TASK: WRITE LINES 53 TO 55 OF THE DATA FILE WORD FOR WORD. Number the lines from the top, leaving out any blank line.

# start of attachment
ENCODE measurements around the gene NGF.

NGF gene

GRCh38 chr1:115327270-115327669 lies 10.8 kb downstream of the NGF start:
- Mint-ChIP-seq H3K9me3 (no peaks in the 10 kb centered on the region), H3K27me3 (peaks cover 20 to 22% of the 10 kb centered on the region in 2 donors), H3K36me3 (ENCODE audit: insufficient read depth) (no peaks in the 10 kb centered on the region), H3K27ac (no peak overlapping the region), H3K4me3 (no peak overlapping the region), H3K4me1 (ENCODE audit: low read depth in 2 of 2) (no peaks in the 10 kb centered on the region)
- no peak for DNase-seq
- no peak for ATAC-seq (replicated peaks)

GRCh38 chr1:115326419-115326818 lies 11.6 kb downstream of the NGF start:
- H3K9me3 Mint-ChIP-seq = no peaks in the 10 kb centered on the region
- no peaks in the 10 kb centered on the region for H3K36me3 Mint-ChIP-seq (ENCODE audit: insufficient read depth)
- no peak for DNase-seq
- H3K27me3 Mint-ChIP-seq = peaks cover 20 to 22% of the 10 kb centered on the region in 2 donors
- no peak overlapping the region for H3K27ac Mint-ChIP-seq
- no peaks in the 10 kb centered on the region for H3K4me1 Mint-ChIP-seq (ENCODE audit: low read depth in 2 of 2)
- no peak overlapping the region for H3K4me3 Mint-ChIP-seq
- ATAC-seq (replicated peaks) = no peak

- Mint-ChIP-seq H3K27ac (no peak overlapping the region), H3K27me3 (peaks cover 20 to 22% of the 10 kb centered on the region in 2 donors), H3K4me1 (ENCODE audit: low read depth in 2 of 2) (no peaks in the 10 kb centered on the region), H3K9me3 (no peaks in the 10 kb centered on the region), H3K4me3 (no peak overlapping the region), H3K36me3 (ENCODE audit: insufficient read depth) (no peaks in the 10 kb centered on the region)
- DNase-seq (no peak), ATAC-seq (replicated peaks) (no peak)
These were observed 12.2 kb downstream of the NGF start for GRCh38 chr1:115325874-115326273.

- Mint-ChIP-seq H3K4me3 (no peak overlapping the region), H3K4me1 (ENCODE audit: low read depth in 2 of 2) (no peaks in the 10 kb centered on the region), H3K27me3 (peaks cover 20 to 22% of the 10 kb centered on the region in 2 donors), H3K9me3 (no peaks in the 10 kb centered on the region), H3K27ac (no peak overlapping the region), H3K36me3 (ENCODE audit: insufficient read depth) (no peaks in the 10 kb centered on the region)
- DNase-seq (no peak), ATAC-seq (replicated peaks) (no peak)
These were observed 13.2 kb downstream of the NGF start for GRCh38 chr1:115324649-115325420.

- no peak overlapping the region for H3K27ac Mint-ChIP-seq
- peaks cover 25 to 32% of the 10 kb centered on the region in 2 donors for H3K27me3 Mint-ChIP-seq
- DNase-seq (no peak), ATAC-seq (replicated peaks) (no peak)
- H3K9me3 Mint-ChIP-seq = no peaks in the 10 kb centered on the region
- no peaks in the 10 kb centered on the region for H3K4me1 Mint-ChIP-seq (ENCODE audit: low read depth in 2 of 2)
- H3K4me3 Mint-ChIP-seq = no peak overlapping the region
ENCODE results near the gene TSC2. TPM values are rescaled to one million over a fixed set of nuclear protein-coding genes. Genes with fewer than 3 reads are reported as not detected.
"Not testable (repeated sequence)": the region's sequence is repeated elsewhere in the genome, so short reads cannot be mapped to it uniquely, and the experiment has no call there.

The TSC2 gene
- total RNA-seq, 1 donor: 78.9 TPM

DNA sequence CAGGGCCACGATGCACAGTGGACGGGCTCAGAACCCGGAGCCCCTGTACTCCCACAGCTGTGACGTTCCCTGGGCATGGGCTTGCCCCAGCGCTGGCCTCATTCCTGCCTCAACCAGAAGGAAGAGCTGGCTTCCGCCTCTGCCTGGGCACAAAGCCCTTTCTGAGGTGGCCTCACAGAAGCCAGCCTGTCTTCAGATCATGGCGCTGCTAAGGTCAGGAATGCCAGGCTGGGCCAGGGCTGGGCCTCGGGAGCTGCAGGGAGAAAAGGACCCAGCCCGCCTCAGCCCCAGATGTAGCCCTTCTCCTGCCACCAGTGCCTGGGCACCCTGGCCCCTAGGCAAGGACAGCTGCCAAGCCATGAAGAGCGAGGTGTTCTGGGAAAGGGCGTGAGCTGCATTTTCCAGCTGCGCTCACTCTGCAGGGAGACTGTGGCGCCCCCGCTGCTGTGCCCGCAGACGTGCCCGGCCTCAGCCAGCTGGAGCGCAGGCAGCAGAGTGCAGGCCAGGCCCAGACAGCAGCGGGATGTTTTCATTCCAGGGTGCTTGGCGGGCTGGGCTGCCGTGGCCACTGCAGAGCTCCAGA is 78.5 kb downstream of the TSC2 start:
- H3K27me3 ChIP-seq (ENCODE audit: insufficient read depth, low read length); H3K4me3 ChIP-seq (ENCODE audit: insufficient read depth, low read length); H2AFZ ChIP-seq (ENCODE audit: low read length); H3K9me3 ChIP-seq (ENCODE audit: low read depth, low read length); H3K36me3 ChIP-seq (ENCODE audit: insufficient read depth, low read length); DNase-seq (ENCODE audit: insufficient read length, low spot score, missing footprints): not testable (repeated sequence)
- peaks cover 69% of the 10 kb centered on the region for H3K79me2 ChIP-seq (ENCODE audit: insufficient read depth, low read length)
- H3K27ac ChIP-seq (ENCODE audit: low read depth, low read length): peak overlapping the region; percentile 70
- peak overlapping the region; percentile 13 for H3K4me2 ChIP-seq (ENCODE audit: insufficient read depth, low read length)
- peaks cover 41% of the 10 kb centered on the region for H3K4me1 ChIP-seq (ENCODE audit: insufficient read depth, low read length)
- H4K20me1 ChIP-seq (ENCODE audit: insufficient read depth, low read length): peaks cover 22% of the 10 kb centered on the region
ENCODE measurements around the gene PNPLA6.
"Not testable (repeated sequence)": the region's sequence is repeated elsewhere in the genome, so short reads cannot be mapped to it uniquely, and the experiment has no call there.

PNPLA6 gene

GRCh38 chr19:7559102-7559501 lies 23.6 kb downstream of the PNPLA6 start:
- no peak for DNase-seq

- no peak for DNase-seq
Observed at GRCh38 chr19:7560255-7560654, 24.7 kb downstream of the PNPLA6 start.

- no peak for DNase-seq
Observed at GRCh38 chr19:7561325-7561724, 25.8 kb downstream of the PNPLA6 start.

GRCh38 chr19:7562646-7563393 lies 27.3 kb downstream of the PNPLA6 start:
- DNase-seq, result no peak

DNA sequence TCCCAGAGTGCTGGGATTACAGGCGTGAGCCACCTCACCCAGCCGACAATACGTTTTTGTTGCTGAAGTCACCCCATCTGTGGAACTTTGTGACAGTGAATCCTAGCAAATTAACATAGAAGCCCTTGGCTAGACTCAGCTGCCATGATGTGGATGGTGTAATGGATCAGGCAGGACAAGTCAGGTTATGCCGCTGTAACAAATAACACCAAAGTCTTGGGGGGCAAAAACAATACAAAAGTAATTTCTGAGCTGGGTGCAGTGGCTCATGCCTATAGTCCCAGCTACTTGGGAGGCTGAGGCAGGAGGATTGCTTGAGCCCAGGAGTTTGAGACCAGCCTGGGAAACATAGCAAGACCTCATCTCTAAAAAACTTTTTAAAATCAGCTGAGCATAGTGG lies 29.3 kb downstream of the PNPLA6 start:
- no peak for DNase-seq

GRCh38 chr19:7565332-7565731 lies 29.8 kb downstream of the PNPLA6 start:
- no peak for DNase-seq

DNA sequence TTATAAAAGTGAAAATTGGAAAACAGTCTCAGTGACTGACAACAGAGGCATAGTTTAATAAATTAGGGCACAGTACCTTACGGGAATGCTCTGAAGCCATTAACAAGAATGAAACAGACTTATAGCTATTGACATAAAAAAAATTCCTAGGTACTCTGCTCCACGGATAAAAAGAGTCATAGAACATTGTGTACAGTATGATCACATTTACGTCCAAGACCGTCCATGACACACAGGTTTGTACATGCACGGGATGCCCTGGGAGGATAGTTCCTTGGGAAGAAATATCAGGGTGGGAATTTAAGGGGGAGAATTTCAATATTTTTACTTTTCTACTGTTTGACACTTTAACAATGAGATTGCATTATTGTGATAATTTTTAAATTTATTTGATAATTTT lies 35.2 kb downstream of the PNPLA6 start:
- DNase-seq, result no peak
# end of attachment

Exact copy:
- no peak for DNase-seq

DNA sequence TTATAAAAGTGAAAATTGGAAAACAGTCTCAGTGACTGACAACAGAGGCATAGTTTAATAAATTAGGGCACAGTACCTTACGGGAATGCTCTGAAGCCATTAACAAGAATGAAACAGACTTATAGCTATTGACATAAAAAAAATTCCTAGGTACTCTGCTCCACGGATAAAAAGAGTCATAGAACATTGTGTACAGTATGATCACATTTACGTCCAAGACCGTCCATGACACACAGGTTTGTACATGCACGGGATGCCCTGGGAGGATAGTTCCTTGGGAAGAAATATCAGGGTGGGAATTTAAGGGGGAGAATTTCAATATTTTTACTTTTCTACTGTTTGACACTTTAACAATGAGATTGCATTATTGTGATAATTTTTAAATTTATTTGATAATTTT lies 35.2 kb downstream of the PNPLA6 start:
- DNase-seq, result no peak